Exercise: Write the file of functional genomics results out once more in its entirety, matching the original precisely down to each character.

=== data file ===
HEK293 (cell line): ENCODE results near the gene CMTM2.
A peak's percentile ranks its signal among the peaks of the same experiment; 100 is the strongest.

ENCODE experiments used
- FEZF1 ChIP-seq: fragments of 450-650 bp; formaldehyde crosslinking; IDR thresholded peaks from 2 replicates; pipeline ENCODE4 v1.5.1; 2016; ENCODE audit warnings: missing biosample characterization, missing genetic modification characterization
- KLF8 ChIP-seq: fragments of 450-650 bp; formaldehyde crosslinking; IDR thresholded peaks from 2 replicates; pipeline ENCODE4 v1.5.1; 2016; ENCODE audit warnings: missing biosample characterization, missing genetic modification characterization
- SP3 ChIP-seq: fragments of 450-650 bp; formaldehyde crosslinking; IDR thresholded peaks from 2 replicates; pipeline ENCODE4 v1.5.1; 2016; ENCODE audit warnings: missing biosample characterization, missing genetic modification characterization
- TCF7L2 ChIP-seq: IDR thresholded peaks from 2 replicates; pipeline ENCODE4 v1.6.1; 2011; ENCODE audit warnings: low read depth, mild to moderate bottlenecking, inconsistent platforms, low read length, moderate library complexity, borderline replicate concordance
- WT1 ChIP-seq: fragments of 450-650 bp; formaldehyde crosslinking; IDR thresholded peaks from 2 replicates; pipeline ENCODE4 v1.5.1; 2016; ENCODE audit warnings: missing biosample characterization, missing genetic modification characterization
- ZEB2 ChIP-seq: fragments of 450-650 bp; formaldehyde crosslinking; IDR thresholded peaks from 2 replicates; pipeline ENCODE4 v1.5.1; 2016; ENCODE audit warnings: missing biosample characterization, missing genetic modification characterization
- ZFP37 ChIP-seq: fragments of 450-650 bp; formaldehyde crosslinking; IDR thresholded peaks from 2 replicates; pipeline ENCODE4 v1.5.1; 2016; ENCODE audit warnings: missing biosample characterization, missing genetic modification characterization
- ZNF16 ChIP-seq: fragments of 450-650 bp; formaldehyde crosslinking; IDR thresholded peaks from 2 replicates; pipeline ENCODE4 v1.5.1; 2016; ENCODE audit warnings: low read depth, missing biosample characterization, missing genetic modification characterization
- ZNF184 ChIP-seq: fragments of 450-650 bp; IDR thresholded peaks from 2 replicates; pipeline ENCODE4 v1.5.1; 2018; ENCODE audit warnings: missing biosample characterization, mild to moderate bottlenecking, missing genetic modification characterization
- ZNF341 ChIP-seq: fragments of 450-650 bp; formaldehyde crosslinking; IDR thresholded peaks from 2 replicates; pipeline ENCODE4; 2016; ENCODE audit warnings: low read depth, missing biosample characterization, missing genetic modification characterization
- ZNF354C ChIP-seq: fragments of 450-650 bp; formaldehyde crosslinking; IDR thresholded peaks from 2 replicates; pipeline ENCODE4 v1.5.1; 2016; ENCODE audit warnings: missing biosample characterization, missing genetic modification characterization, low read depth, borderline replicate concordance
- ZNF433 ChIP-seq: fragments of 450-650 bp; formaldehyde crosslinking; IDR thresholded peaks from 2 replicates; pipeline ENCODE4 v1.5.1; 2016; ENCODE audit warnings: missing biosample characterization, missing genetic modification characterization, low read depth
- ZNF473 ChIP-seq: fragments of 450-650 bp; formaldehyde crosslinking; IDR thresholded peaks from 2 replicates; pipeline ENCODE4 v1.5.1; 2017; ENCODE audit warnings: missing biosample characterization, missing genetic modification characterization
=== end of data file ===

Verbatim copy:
HEK293 (cell line): ENCODE results near the gene CMTM2.
A peak's percentile ranks its signal among the peaks of the same experiment; 100 is the strongest.

ENCODE experiments used
- FEZF1 ChIP-seq: fragments of 450-650 bp; formaldehyde crosslinking; IDR thresholded peaks from 2 replicates; pipeline ENCODE4 v1.5.1; 2016; ENCODE audit warnings: missing biosample characterization, missing genetic modification characterization
- KLF8 ChIP-seq: fragments of 450-650 bp; formaldehyde crosslinking; IDR thresholded peaks from 2 replicates; pipeline ENCODE4 v1.5.1; 2016; ENCODE audit warnings: missing biosample characterization, missing genetic modification characterization
- SP3 ChIP-seq: fragments of 450-650 bp; formaldehyde crosslinking; IDR thresholded peaks from 2 replicates; pipeline ENCODE4 v1.5.1; 2016; ENCODE audit warnings: missing biosample characterization, missing genetic modification characterization
- TCF7L2 ChIP-seq: IDR thresholded peaks from 2 replicates; pipeline ENCODE4 v1.6.1; 2011; ENCODE audit warnings: low read depth, mild to moderate bottlenecking, inconsistent platforms, low read length, moderate library complexity, borderline replicate concordance
- WT1 ChIP-seq: fragments of 450-650 bp; formaldehyde crosslinking; IDR thresholded peaks from 2 replicates; pipeline ENCODE4 v1.5.1; 2016; ENCODE audit warnings: missing biosample characterization, missing genetic modification characterization
- ZEB2 ChIP-seq: fragments of 450-650 bp; formaldehyde crosslinking; IDR thresholded peaks from 2 replicates; pipeline ENCODE4 v1.5.1; 2016; ENCODE audit warnings: missing biosample characterization, missing genetic modification characterization
- ZFP37 ChIP-seq: fragments of 450-650 bp; formaldehyde crosslinking; IDR thresholded peaks from 2 replicates; pipeline ENCODE4 v1.5.1; 2016; ENCODE audit warnings: missing biosample characterization, missing genetic modification characterization
- ZNF16 ChIP-seq: fragments of 450-650 bp; formaldehyde crosslinking; IDR thresholded peaks from 2 replicates; pipeline ENCODE4 v1.5.1; 2016; ENCODE audit warnings: low read depth, missing biosample characterization, missing genetic modification characterization
- ZNF184 ChIP-seq: fragments of 450-650 bp; IDR thresholded peaks from 2 replicates; pipeline ENCODE4 v1.5.1; 2018; ENCODE audit warnings: missing biosample characterization, mild to moderate bottlenecking, missing genetic modification characterization
- ZNF341 ChIP-seq: fragments of 450-650 bp; formaldehyde crosslinking; IDR thresholded peaks from 2 replicates; pipeline ENCODE4; 2016; ENCODE audit warnings: low read depth, missing biosample characterization, missing genetic modification characterization
- ZNF354C ChIP-seq: fragments of 450-650 bp; formaldehyde crosslinking; IDR thresholded peaks from 2 replicates; pipeline ENCODE4 v1.5.1; 2016; ENCODE audit warnings: missing biosample characterization, missing genetic modification characterization, low read depth, borderline replicate concordance
- ZNF433 ChIP-seq: fragments of 450-650 bp; formaldehyde crosslinking; IDR thresholded peaks from 2 replicates; pipeline ENCODE4 v1.5.1; 2016; ENCODE audit warnings: missing biosample characterization, missing genetic modification characterization, low read depth
- ZNF473 ChIP-seq: fragments of 450-650 bp; formaldehyde crosslinking; IDR thresholded peaks from 2 replicates; pipeline ENCODE4 v1.5.1; 2017; ENCODE audit warnings: missing biosample characterization, missing genetic modification characterization